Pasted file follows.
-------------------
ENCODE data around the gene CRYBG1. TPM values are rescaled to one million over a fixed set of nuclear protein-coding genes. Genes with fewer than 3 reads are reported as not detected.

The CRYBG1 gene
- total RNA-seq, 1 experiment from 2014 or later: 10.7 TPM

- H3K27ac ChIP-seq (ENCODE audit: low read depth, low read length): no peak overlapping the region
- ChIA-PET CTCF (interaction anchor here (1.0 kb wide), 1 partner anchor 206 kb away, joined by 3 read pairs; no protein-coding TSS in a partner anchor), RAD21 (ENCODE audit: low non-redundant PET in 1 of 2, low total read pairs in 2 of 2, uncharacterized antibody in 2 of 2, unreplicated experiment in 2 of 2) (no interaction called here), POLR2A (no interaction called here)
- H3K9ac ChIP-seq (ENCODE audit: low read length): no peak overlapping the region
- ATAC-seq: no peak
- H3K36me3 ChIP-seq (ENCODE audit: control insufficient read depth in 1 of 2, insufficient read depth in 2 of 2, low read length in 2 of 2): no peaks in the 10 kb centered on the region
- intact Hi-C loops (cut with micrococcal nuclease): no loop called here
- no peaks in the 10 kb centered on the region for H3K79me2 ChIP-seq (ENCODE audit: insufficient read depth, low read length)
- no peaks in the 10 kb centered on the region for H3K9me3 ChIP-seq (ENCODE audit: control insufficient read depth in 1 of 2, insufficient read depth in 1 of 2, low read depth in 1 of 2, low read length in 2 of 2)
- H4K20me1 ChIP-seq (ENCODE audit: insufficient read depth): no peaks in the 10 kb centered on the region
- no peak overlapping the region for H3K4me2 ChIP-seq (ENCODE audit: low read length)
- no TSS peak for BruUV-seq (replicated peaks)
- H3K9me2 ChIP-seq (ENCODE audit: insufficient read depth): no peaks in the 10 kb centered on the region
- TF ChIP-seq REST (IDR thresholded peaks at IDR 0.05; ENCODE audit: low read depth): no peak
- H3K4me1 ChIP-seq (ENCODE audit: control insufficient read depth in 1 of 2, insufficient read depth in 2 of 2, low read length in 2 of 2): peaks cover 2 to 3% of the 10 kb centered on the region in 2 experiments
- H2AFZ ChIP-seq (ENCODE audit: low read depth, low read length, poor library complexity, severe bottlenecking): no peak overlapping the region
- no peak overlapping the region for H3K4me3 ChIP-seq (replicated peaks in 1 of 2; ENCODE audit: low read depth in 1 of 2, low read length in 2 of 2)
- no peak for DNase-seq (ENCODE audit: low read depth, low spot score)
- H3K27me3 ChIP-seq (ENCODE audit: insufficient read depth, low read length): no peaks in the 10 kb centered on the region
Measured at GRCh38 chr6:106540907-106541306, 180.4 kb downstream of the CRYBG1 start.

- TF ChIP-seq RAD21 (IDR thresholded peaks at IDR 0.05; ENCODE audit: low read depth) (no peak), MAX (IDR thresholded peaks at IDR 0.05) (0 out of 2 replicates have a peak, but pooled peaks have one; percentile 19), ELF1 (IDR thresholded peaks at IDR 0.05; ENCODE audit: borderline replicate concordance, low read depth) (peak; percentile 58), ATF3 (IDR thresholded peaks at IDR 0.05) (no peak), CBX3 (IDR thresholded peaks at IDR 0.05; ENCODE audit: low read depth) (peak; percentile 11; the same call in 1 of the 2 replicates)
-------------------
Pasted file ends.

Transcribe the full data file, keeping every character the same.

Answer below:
ENCODE data around the gene CRYBG1. TPM values are rescaled to one million over a fixed set of nuclear protein-coding genes. Genes with fewer than 3 reads are reported as not detected.

The CRYBG1 gene
- total RNA-seq, 1 experiment from 2014 or later: 10.7 TPM

- H3K27ac ChIP-seq (ENCODE audit: low read depth, low read length): no peak overlapping the region
- ChIA-PET CTCF (interaction anchor here (1.0 kb wide), 1 partner anchor 206 kb away, joined by 3 read pairs; no protein-coding TSS in a partner anchor), RAD21 (ENCODE audit: low non-redundant PET in 1 of 2, low total read pairs in 2 of 2, uncharacterized antibody in 2 of 2, unreplicated experiment in 2 of 2) (no interaction called here), POLR2A (no interaction called here)
- H3K9ac ChIP-seq (ENCODE audit: low read length): no peak overlapping the region
- ATAC-seq: no peak
- H3K36me3 ChIP-seq (ENCODE audit: control insufficient read depth in 1 of 2, insufficient read depth in 2 of 2, low read length in 2 of 2): no peaks in the 10 kb centered on the region
- intact Hi-C loops (cut with micrococcal nuclease): no loop called here
- no peaks in the 10 kb centered on the region for H3K79me2 ChIP-seq (ENCODE audit: insufficient read depth, low read length)
- no peaks in the 10 kb centered on the region for H3K9me3 ChIP-seq (ENCODE audit: control insufficient read depth in 1 of 2, insufficient read depth in 1 of 2, low read depth in 1 of 2, low read length in 2 of 2)
- H4K20me1 ChIP-seq (ENCODE audit: insufficient read depth): no peaks in the 10 kb centered on the region
- no peak overlapping the region for H3K4me2 ChIP-seq (ENCODE audit: low read length)
- no TSS peak for BruUV-seq (replicated peaks)
- H3K9me2 ChIP-seq (ENCODE audit: insufficient read depth): no peaks in the 10 kb centered on the region
- TF ChIP-seq REST (IDR thresholded peaks at IDR 0.05; ENCODE audit: low read depth): no peak
- H3K4me1 ChIP-seq (ENCODE audit: control insufficient read depth in 1 of 2, insufficient read depth in 2 of 2, low read length in 2 of 2): peaks cover 2 to 3% of the 10 kb centered on the region in 2 experiments
- H2AFZ ChIP-seq (ENCODE audit: low read depth, low read length, poor library complexity, severe bottlenecking): no peak overlapping the region
- no peak overlapping the region for H3K4me3 ChIP-seq (replicated peaks in 1 of 2; ENCODE audit: low read depth in 1 of 2, low read length in 2 of 2)
- no peak for DNase-seq (ENCODE audit: low read depth, low spot score)
- H3K27me3 ChIP-seq (ENCODE audit: insufficient read depth, low read length): no peaks in the 10 kb centered on the region
Measured at GRCh38 chr6:106540907-106541306, 180.4 kb downstream of the CRYBG1 start.

- TF ChIP-seq RAD21 (IDR thresholded peaks at IDR 0.05; ENCODE audit: low read depth) (no peak), MAX (IDR thresholded peaks at IDR 0.05) (0 out of 2 replicates have a peak, but pooled peaks have one; percentile 19), ELF1 (IDR thresholded peaks at IDR 0.05; ENCODE audit: borderline replicate concordance, low read depth) (peak; percentile 58), ATF3 (IDR thresholded peaks at IDR 0.05) (no peak), CBX3 (IDR thresholded peaks at IDR 0.05; ENCODE audit: low read depth) (peak; percentile 11; the same call in 1 of the 2 replicates)